A Gym Full of Saints

Solemnity of All Saints | November 1, 2019

See today’s readings here. This homily focuses on the Gospel reading. The archive of all of Fr. Brian’s homilies can be found here: Salesian Sermons

Last year I had the opportunity to travel with a group of students from Sallies to El Paso to immerse myself in the complex issue of immigration.

    It was quite a trip.

But on the way home, as we were sitting in the airport waiting for our flight, one of our students noticed a young father and his son sitting alone and obviously anxious.

Without prompting, he struck up a conversation completely in Spanish. And in those precious few moments, he learned more than he ever bargained for.

How the father had fled his home country when his wife was brutally murdered.  

How he had nothing but the small sack of clothes in his hand.  

How his son still didn’t understand what had happened to his mom.  Or why they were here.

Learning about the man’s story, he felt compelled to act.  He sent me to buy dinner as he unpacked his suitcase and began handing the gentleman anything he possessed.

As he said goodbye to the son, the father leaned close to me and whispered, “Tu niño eres un angel, un santo.”

Your child is an angel, a saint.

Now, I don’t want to speak for Neil. But I assume that he does not consider himself an angel or a saint.

    Which is understandable.

    Most of us resist these labels.

For we are hyper-aware of our imperfections.  Our failures. Our sinfulness.

    We know our doubts and insecurities.

    We know all the times we’ve cut corners or lashed out, or got high.

Saints are the figures on pedestals, right?  The perfect ones. Who got visions. And walked around surrounded by haloes.  And got martyred in horrific ways. And definitely went to Church every Sunday

    Not us.  Definitely not us.

And yet, I think that gentlemen we met in El Paso is on to something.

See, I think we have somehow confused perfection and sainthood.

But they are not one and the same.

Saints are the ones who reflect God’s presence into the world.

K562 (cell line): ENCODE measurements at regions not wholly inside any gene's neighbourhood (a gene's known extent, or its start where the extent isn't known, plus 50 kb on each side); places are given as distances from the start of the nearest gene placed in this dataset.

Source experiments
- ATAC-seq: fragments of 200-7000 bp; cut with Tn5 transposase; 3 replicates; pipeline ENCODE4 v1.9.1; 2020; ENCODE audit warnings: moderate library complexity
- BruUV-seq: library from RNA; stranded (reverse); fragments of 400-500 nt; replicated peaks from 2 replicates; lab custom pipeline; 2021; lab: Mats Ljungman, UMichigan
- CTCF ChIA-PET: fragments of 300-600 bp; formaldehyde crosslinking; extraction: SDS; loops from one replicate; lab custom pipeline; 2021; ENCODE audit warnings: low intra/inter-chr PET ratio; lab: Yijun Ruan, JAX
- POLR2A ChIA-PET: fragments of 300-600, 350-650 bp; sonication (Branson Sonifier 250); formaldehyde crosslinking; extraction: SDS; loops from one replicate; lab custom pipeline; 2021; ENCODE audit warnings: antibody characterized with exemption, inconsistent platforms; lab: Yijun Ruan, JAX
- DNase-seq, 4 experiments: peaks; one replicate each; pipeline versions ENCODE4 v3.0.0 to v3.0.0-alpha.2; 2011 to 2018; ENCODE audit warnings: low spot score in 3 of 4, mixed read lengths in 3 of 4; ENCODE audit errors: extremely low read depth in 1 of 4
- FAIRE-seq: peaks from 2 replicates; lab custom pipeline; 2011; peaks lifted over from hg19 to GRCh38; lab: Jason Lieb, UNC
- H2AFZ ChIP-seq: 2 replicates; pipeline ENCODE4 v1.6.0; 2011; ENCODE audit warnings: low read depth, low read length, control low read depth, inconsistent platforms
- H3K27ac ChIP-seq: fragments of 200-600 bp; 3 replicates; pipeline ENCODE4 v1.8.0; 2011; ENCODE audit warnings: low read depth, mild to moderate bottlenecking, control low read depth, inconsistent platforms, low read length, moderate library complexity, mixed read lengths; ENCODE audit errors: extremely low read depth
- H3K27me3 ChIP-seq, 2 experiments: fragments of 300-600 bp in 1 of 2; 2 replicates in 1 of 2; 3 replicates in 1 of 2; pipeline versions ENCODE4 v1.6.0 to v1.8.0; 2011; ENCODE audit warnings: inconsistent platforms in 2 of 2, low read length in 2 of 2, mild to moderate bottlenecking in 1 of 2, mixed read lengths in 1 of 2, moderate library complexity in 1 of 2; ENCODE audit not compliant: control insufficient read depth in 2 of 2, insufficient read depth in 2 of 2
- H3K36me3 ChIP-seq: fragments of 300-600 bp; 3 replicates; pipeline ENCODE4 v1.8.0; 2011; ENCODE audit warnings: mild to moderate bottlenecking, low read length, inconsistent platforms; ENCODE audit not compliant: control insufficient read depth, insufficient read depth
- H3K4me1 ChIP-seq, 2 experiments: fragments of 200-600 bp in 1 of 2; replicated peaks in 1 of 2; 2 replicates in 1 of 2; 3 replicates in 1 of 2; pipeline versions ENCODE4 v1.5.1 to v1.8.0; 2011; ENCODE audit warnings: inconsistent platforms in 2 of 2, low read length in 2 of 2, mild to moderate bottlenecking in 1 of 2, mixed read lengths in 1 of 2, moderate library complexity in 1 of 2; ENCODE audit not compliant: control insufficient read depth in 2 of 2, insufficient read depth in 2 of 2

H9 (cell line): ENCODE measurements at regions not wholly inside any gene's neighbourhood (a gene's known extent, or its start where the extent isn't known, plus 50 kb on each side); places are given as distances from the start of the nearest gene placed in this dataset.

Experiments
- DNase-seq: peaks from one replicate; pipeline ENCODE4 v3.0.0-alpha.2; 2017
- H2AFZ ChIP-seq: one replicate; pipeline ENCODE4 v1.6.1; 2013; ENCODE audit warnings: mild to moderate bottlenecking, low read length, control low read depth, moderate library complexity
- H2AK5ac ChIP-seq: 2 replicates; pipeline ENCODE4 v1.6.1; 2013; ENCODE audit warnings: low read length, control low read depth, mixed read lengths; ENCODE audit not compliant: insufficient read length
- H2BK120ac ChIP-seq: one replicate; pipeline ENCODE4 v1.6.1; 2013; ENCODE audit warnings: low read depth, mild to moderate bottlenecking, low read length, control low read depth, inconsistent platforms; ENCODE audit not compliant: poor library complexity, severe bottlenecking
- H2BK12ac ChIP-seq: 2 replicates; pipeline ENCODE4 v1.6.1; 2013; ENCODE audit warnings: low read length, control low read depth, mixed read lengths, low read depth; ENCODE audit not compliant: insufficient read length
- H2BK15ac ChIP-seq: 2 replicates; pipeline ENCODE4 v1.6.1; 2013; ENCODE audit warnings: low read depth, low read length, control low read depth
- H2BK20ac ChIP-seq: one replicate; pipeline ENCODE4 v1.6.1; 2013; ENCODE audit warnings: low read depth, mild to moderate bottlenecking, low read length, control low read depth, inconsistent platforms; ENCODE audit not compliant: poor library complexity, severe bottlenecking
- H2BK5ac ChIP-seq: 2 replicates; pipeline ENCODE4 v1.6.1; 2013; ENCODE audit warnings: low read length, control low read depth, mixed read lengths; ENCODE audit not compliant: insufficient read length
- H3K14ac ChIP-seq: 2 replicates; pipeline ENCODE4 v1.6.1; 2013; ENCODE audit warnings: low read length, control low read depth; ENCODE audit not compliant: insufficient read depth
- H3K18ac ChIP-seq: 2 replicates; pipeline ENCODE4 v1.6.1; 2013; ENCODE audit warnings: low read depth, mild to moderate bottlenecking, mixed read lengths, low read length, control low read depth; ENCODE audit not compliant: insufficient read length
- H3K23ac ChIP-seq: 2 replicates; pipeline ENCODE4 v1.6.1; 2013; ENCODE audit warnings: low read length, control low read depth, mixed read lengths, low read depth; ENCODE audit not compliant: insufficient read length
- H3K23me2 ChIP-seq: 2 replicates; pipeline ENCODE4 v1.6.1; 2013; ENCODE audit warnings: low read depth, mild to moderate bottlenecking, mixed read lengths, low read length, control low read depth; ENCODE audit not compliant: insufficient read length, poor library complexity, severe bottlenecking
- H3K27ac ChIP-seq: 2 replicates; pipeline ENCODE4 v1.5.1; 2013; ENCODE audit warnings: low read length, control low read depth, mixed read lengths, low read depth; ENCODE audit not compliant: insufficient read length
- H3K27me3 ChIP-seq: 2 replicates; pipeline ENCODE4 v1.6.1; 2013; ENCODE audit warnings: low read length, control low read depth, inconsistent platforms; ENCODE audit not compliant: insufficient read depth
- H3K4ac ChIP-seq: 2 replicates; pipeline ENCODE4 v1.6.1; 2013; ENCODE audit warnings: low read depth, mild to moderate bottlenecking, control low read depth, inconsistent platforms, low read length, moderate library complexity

God’s presence filtered through our own unique, beautiful, broken cracks

    And every time we let this happen.  We are saints.

    Everytime, we embrace one of the beatitudes, we are saints.

When you begin to understand sainthood in this way, you suddenly see saints all around you.

    At least I do.

For when I hear blessed are the poor in spirit, I think of Giovanni Manieri-Soto. A senior who arrives at Sallies because his school closed. All that he had come to know and work for taken away overnight. And yet, he embraced what was given to him in this present moment. And in that ability to surrender control, I see Giovanni as a saint.

For when I hear blessed are they who mourn, I think of Mashon Tiller.  A junior who has lost more than his fair share of people he has loved. And yet, through his grief, he has learned how to be a source of comfort and support for his brothers when they experience loss.  And in that compassion, I see Mashon as a saint.

For when I hear blessed are the meek, I think of Ms Correale who quietly directs every interaction with students towards God, treating each student as if it was Christ coming for a transcript or freaking out over an application deadline.  And in that meekness, I see Ms. Correale as a saint.

For when I hear blessed are they who hunger and thirst for righteousness, I think of Matteo Ahumada publicly working to raise money and awareness in the battle against childhood cancer or Nasai Oliver forcing a meeting his freshman year calling our community to become more inclusive.  And in their work to build a better world, I see Matteo and Nasai as saints.

For when I hear blessed are the merciful, I think of Kevin Coates in a moment he may not even remember, But when a freshman dropped mustard all over Kevin’s sports coat. He simply shrugged it off and assured the terrified kid that it was ok. For he remembered what it was like to be a freshman and felt the guy could use a break. And in his forgiveness, I see Kevin as a saint.

For when I hear blessed are the pure of heart, I think of Nate Baxter or Zach Welsh or Mrs. Godfrey.  Individuals who radiate a simple joy in every aspect of their lives. And in their joy, I see Nate, and Zach and Mrs. Godfrey as saints.

For when I hear blessed are the peacemakers, I think of William Hackman who spent his week at Nativity Prep building a genuine connection and bridge with a young man who really struggles.  Or Mr. Mariano inviting two guys into conversation to work out their conflict. And in their struggle to build connections, I see Will and Mr. Mariano as saints.

And when I hear blessed are those who are persecuted for the sake of righteousness, I think of all the guys who have worked so hard to define themselves apart from all of the negative voices that have questioned their worth, both from without and within themselves. I think of Max Silverstein or Braedon Carney or James Johnson. And in their ability to claim their own worth and lead others to do the same, I see Max and Braedon and James as saints.

I look around this room and I see a gym full of saints.

Do you?  Do you see who you are and who you can be?

Blessed are you, my friends.  Blessed are you.

May God be Praised.

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